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Article Ad­mis­sion of eth­nic Ger­man re­set­tlers un­der the Fed­er­al Ex­pellees Act

The Federal Government acknowledges its responsibility to all the German minorities in Eastern Europe who faced special difficulties due to World War II, started by Nazi Germany.

The Federal Republic of Germany offers them the choice of resettling in Germany or remaining in their country of residence. The Federal Government respects whatever choice they make and offers both social and financial support to the German minorities in their individual settlement areas. Other measures are intended to help them preserve or restore their cultural identity.

Germany also continues to take in ethnic German resettlers. The Federal Expellees Act defines ethnic German resettlers as ethnic Germans who left the republics of the former Soviet Union after 31 December 1992 in the framework of an admission procedure and established their permanent residence in Germany within six months in line with applicable law.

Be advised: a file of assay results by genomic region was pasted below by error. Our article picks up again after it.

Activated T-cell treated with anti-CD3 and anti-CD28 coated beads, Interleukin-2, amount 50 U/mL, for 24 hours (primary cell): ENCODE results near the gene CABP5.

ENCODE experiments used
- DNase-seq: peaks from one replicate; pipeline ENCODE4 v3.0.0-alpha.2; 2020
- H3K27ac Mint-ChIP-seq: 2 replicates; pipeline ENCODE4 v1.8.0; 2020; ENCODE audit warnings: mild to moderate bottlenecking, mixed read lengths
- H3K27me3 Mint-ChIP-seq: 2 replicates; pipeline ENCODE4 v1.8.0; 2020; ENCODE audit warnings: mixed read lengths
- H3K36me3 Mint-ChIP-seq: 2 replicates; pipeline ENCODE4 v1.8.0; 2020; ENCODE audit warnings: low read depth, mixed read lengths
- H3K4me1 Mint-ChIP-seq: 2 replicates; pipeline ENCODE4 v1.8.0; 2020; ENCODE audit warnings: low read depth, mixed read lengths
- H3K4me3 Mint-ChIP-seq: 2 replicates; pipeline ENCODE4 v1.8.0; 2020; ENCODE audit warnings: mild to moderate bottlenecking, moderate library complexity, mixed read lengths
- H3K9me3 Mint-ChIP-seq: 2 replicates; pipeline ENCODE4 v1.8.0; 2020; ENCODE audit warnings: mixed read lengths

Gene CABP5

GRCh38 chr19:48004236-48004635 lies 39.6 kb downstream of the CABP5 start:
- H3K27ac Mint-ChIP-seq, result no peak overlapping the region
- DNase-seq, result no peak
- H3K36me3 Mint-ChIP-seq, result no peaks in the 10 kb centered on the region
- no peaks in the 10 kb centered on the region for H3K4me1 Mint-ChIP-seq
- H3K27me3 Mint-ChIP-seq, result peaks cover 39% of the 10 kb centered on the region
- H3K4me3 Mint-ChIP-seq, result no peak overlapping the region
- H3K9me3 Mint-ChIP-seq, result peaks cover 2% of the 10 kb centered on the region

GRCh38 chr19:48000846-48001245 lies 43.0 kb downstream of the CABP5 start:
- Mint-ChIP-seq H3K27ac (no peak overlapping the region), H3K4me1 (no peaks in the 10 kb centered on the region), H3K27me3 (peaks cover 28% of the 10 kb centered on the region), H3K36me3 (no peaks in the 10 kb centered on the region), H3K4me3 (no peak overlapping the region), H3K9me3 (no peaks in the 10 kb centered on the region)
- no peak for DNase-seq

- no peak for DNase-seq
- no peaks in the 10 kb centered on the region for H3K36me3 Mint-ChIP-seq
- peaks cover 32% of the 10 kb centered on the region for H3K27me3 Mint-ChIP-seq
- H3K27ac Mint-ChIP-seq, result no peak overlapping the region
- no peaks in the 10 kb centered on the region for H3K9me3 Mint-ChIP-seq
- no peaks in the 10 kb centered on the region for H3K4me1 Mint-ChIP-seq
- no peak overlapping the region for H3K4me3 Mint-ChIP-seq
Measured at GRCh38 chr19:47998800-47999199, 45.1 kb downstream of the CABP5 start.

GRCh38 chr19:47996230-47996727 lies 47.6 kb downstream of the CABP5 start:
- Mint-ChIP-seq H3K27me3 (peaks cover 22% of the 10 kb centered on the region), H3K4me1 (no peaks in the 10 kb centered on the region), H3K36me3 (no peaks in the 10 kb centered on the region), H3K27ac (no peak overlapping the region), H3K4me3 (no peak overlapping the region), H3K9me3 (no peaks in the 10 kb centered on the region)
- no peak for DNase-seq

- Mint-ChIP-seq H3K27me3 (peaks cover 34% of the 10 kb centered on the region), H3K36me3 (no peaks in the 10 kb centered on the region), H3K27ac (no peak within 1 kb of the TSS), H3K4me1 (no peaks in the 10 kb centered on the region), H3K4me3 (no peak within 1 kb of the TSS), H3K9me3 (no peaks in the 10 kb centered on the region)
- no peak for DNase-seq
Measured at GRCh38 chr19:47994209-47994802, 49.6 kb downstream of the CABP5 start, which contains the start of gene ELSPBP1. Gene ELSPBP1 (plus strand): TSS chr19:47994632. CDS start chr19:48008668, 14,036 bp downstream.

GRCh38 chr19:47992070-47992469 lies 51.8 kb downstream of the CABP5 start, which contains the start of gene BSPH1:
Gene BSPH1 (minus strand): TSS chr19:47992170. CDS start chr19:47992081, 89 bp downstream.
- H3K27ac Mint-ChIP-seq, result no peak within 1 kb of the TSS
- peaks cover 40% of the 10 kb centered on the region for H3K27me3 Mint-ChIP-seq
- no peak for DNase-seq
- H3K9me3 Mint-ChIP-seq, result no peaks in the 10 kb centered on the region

Ethnic German resettlers are Germans within the meaning of the Basic Law who return to the country of their ancestors to live there permanently. Resettlers are admitted to Germany as ethnic Germans if they declared their commitment to German traditional culture in their home country and learned the German language at home.

The Federal Office of Administration is responsible for processing the admission and distribution of ethnic German repatriates.

Emigration of ethnic Germans from Poland, Romania, Hungary and other European countries of the former Eastern Bloc has almost stopped, except for cases of family reunification, partly due to the improved economic and social situation in these countries.

Emigration from countries of the former Soviet Union has significantly dropped over the years. While in the early 1990s up to 400,000 resettlers came to Germany each year for various reasons, by 2016 this number had fallen to 6,588.

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